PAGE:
Like many of the players on this list, Metta World Peace posted career lows in scoring (7.7 points) and field goal percentage (39.4 percent). Unlike anyone else on this list, or in the league for that matter, World Peace disgraced himself and his team by clocking Oklahoma City Thunder guard James Harden in the head with an elbow. World Peace's track record of on-court incidents contributed to the NBA's decision to hit him with a seven-game suspension and his casual attitude and joking manner in dealing with the aftermath once the punishment came down undercut his quick apology. Of course, all would have been forgiven and he would have been remembered as a valuable role player had the Los Angeles Lakers won the 2012 title. That didn't happen, and World Peace's slide out of this list reflects, in part, the disappointment the Lakers felt in their second-round elimination by the Thunder.
Udonis Haslem simply wasn't as useful to the Miami Heat as he has been in the past. Sure, he came up big at times during the Heat's title run, but coach Erik Spoelstra's small ball approach de-emphasized Haslem's rugged toughness and rebounding in favor of more athletic and interchangeable lineups. As a result, Haslem averaged a career-low 6 points and shot a career-low 42.3 percent, although he did average 7.3 rebounds per game. One of the most respected voices in the Heat's locker room, he's still a useful piece at 32 for the Heat, even if he's now four years removed from his best season numbers-wise.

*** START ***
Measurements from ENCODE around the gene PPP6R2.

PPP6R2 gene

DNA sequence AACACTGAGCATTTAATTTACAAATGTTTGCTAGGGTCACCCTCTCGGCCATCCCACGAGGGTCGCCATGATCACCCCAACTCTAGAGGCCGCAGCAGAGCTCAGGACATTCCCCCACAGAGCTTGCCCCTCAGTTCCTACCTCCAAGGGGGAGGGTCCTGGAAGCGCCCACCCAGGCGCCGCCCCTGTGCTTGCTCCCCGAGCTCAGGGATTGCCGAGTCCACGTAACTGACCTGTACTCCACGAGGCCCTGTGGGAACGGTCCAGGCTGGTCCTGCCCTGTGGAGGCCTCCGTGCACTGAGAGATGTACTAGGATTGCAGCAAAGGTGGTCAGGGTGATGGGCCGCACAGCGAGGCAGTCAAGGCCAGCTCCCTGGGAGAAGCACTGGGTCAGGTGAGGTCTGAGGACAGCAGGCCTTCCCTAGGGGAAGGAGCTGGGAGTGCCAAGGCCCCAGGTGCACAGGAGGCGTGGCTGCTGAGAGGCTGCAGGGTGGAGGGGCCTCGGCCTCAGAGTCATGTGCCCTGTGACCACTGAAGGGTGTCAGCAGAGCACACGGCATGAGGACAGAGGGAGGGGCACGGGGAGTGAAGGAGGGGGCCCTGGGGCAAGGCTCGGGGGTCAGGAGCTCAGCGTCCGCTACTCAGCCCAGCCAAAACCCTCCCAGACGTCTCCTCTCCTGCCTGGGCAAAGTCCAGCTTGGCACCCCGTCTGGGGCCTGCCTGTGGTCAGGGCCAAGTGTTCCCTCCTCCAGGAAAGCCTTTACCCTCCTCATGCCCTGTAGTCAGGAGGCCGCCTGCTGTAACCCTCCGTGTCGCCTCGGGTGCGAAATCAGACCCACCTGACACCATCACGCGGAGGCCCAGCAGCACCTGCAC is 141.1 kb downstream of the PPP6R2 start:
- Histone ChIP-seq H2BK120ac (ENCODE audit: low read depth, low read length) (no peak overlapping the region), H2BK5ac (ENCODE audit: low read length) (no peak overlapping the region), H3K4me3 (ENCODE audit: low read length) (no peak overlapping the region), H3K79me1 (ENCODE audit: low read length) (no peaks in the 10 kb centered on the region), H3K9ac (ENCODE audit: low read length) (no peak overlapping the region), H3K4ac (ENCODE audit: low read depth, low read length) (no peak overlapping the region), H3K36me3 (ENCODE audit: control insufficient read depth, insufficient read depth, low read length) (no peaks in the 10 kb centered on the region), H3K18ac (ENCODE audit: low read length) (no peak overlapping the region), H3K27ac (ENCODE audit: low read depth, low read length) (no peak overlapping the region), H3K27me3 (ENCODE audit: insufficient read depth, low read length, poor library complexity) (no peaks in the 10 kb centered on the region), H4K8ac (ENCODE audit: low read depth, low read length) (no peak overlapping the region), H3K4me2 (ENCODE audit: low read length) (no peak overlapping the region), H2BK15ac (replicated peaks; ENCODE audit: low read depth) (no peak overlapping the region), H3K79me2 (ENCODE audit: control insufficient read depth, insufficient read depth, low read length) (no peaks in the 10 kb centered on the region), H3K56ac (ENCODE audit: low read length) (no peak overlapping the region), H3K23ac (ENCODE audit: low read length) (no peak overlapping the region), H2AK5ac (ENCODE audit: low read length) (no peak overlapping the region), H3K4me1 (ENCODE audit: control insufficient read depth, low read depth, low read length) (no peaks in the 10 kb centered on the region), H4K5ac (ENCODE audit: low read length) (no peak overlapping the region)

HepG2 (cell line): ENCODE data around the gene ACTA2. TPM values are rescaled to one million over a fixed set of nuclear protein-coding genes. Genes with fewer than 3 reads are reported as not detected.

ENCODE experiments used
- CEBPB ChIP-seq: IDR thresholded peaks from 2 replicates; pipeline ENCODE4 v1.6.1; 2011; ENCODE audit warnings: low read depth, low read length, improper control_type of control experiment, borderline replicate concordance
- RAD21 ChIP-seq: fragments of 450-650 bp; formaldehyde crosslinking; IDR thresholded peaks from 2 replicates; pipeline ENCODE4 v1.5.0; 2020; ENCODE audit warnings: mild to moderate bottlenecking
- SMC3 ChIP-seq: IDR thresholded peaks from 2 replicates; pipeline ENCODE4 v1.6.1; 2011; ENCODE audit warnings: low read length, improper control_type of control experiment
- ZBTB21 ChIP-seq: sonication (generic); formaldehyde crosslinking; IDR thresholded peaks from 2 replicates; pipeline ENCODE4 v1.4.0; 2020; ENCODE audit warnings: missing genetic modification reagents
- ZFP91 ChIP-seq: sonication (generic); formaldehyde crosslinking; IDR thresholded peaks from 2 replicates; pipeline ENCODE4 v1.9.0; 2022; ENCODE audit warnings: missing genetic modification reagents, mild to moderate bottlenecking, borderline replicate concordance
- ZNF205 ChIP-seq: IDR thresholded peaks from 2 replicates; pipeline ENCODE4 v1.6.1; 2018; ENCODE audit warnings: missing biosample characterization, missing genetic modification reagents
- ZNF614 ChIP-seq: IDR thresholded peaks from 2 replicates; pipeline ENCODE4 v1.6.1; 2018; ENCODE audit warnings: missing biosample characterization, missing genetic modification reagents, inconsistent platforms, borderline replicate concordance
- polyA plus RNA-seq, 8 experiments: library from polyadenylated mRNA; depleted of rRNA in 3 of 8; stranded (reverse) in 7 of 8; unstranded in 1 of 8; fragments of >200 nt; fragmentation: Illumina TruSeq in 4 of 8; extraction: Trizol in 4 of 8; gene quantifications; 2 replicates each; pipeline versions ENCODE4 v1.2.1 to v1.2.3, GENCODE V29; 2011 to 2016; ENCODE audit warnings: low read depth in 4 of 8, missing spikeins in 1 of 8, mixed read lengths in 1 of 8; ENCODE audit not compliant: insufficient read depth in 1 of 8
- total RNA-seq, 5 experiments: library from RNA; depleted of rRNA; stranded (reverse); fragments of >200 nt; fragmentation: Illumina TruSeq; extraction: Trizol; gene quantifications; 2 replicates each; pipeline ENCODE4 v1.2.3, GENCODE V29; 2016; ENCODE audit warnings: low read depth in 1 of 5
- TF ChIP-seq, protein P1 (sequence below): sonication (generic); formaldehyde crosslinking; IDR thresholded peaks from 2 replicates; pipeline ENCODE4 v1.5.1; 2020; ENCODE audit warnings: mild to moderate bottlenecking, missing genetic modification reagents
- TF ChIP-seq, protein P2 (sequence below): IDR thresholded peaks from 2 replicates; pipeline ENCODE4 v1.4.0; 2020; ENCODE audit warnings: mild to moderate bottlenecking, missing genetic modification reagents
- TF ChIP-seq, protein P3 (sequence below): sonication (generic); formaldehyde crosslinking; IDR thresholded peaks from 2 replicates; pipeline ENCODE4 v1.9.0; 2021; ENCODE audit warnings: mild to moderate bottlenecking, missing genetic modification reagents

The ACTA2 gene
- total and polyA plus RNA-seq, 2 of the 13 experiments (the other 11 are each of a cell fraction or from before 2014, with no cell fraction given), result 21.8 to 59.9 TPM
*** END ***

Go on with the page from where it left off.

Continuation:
19. Brandon Roy, Minnesota Timberwolves -- (Portland Trail Blazers/retirement, No. 100)
It's difficult to make a top-100 list if you don't play a single game. In a stunning and heartbreaking turn for Portland Trail Blazers fans, the team announced in December that Brandon Roy would be released using the amnesty clause because of ongoing problems with his surgically repaired knees. Roy then announced his retirement from basketball and stayed almost totally off the radar throughout the 2011-12 season. Roy, now 28, showed significant slippage in 2010-11, just one season after he made his third straight All-Star Game, but got the itch to make a comeback this summer. He began training in his hometown of Seattle, underwent a blood-spinning procedure in both of his knees, and eventually signed a two-year contract with the Minnesota Timberwolves. He's since professed a desire to return to playing at a "high level" and has said that he hopes he can handle starter's minutes in Minnesota. A return to his All-Star form is unlikely, but basketball junkies are still rejoicing at the thought of watching Roy's smooth, deliberate game again.